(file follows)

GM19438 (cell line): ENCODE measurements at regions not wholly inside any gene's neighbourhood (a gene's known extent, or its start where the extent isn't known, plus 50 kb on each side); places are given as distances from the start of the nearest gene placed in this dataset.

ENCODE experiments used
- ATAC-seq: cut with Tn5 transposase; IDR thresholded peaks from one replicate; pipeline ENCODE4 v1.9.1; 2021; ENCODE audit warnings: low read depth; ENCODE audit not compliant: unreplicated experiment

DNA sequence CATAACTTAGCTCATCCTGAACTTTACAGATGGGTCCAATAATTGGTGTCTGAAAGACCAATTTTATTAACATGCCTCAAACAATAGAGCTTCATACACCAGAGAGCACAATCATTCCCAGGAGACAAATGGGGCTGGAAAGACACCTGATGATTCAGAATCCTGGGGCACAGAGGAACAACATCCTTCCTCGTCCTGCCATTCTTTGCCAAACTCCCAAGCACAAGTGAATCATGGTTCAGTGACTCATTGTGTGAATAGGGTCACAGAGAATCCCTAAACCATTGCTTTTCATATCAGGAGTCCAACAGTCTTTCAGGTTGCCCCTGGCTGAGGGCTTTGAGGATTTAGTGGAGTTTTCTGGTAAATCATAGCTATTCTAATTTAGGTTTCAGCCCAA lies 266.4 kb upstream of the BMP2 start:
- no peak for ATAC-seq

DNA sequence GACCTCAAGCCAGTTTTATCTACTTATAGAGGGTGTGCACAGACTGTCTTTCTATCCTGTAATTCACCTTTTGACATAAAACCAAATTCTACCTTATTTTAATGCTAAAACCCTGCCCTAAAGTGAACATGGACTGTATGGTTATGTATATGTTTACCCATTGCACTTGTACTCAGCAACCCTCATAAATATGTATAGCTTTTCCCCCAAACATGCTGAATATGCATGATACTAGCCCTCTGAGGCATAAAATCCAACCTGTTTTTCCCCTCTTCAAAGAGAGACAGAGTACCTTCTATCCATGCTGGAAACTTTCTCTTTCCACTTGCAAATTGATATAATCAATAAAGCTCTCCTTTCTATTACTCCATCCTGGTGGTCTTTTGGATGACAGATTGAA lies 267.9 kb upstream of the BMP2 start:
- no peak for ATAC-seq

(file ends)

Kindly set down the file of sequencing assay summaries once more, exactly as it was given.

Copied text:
GM19438 (cell line): ENCODE measurements at regions not wholly inside any gene's neighbourhood (a gene's known extent, or its start where the extent isn't known, plus 50 kb on each side); places are given as distances from the start of the nearest gene placed in this dataset.

ENCODE experiments used
- ATAC-seq: cut with Tn5 transposase; IDR thresholded peaks from one replicate; pipeline ENCODE4 v1.9.1; 2021; ENCODE audit warnings: low read depth; ENCODE audit not compliant: unreplicated experiment

DNA sequence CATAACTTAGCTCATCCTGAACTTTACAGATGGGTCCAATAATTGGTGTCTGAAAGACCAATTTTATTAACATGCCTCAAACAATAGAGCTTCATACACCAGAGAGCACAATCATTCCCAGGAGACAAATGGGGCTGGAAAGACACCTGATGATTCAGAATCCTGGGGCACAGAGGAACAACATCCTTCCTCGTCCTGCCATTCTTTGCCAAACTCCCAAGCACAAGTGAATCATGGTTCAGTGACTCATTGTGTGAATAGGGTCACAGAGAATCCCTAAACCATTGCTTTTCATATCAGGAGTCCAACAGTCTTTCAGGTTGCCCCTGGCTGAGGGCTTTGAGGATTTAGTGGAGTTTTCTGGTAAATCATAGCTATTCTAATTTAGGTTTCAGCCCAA lies 266.4 kb upstream of the BMP2 start:
- no peak for ATAC-seq

DNA sequence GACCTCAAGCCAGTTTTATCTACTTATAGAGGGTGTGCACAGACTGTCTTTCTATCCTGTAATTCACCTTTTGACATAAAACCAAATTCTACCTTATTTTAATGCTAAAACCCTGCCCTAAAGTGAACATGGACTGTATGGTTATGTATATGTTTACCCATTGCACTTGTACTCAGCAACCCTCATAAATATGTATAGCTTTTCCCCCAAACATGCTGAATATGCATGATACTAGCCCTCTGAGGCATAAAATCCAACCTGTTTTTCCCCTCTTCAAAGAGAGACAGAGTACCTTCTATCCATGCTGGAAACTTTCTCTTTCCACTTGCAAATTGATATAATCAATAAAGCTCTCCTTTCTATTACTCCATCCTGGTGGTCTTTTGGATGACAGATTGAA lies 267.9 kb upstream of the BMP2 start:
- no peak for ATAC-seq